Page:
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Monday, July 5, 1999



Billfish tournament
to return

A changeover to a nonpaid staff
put the group behind schedule in
recruiting workers, an official said

By Alisa LaVelle
Star-Bulletin

Tapa

The Ironman Triathlon World Championship had 7,000 volunteers last year, and Kailua-Kona residents made up 80 percent of that number.

So when reports surfaced that a lack of volunteers was partly to blame for the cancellation of this year's Hawaiian International Billfish Tournament in Kona, many people were taken aback.

"We were very surprised to hear that volunteers were to blame," said Tracy Keanaaina, spokeswoman for the Ironman. "We get a lot of support from the community."

Until the Ironman, the leading sports and tourist event in Kailua-Kona was the Billfish Tournament. The 41st annual event, originally scheduled for August, has been canceled, though the tournament is scheduled to resume next year on July 29.

Marni Herkes, head of the Kona-Kohala Chamber of Commerce, blamed organizers for their lack of presence in the area.

"There's a lot of (community) volunteer support, and many of us turn out for the tournament," said Herkes, herself a volunteer for the past 40 years.

"It's more than not being able to attract volunteers," said Herkes.

Mike Nelson, former executive director of the tournament association, said the Kona people and the tournament are the greatest combination.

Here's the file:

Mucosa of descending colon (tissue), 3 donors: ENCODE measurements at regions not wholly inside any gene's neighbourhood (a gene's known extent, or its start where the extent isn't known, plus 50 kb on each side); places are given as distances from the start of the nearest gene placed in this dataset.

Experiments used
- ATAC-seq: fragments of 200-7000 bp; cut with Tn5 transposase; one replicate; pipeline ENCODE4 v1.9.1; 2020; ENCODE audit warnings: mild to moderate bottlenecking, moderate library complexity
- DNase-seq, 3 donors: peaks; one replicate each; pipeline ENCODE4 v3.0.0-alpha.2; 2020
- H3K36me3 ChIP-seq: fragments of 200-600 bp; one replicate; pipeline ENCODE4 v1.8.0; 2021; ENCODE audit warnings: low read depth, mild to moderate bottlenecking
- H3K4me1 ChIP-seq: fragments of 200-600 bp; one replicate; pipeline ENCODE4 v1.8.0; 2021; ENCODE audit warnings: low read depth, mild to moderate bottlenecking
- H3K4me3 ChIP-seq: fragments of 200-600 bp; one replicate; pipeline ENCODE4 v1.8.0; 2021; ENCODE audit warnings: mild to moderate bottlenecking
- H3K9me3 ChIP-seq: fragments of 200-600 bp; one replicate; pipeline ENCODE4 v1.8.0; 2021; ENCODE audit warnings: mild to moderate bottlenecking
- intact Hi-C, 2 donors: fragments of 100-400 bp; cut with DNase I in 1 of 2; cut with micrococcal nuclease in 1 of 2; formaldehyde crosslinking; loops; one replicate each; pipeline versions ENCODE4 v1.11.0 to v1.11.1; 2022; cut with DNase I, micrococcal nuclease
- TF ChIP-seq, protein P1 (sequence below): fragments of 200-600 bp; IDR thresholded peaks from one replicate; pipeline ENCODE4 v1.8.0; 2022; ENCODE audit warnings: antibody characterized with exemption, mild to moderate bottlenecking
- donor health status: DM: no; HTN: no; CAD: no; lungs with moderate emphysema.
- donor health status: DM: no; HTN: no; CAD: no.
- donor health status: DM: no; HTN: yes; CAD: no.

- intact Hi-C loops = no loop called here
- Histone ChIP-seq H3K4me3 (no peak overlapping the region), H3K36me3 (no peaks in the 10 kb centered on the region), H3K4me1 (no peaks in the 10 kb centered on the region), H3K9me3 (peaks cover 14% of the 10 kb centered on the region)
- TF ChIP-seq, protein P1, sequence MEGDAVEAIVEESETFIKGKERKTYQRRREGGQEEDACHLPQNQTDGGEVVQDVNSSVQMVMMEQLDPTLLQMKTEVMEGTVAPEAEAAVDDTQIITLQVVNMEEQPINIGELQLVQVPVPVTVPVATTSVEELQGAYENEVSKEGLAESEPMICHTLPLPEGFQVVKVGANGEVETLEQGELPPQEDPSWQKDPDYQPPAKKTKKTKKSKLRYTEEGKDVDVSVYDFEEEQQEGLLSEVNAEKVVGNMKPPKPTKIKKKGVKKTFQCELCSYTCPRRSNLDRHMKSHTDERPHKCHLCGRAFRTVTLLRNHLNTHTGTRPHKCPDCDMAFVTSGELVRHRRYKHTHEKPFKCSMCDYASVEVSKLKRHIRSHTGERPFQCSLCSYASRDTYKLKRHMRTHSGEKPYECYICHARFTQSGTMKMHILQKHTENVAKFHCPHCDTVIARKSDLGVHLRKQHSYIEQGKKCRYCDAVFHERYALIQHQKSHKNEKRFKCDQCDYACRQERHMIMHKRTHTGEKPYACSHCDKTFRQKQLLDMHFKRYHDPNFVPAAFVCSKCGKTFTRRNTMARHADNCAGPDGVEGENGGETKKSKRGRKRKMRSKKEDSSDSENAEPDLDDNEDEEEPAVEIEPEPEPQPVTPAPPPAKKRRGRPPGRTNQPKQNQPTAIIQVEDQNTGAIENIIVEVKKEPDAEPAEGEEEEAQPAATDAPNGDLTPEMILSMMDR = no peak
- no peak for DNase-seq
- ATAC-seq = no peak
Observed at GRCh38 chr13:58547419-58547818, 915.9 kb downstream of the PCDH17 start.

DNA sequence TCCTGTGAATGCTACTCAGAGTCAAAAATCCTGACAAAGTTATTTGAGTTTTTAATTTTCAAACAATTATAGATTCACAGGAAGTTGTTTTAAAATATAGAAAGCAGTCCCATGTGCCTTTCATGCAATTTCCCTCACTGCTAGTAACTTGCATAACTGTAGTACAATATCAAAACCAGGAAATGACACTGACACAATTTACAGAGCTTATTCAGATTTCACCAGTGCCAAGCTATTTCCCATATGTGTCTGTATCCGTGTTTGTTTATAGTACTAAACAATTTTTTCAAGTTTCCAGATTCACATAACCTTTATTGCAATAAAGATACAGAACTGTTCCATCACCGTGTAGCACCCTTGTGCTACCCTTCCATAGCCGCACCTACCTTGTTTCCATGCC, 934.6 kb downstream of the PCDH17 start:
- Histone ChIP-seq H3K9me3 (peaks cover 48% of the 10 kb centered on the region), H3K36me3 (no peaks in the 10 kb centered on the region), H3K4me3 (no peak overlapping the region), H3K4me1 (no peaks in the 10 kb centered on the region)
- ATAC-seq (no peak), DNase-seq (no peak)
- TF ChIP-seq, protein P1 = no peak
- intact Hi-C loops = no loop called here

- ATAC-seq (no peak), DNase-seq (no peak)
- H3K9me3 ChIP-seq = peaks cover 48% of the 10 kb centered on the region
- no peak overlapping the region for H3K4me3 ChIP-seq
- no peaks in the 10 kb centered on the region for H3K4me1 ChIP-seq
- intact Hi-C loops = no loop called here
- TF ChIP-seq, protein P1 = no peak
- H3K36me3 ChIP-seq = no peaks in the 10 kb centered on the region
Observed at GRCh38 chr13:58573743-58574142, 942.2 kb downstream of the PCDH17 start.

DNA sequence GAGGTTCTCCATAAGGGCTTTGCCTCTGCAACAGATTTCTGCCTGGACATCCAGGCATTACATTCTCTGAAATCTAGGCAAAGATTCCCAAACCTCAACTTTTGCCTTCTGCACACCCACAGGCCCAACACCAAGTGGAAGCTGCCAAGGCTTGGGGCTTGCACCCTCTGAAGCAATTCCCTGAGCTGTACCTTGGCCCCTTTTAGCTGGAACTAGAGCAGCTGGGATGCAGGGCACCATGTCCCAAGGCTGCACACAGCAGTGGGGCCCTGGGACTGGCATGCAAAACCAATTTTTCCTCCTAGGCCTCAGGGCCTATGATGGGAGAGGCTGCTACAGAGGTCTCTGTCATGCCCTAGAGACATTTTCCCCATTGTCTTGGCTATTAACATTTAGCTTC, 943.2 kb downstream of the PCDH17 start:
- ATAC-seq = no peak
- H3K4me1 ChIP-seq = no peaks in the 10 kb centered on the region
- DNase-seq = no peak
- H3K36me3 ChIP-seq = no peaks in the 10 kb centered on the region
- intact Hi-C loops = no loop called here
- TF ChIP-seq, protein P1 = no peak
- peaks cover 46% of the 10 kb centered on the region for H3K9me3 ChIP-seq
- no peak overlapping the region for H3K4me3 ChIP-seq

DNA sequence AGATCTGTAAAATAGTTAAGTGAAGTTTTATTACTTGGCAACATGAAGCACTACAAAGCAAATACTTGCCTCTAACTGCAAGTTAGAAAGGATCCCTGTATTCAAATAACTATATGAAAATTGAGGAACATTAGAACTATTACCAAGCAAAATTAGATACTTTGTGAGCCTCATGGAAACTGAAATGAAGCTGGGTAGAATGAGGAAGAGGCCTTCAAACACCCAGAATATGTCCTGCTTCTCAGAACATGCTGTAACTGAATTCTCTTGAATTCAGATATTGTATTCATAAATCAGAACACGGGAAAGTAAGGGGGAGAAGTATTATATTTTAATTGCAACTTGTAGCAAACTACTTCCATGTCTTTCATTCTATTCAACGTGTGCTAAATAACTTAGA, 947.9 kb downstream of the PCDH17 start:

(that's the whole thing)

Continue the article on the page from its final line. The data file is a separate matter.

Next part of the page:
"It's unfair to volunteers; they do not rightly deserve blame," Nelson said. "The (community) volunteers show such great aloha."

Peter Fithian is no longer affiliated with the tournament that he founded, but he, too, agreed.

"We've had a wonderful 40 years. It's not true about the folks in Kona," Fithian said.

Roy Morioka, tournament chairman, blamed the cancellation on internal problems.

"This had nothing to do with the Kona governors or Kona volunteers," said Morioka.

"We had a change of leadership and got out of the chute late," he said.

Last September, the paid positions on the board of the Hawaii Billfish Tournament Association were eliminated because of financial problems, Morioka said.

The nonprofit organization struggled to reorganize and plan with an all-volunteer board, Morioka said.

Finally, "we decided not to do a tournament that would leave a lousy taste in people's mouths," Morioka said.

Daryl Turner, deputy director of the tournament, said his committee has been meeting to make sure next year's tournament is properly done.

He said the choices this year were to hold a reduced tournament, go into debt and do the usual tournament, or cancel.

"We're taking lumps now and feeling short-term pain, but for the long run this is good," said Turner, a volunteer for 27 years who uses his vacation time to be at the five-day event.

What organizers needed to do was start contacting participants and community volunteers immediately after the last tournament, Turner said. By January, little had been planned and only 27 participants had committed, he said.

The Hawaiian International Billfish Tournament brings an average of 59 teams from around the world to Kailua-Kona.

"Too many people have a lot of love and aloha for this event," said Turner, who grew up with the tournament.

"It's just we decided to do justice to the tournament."



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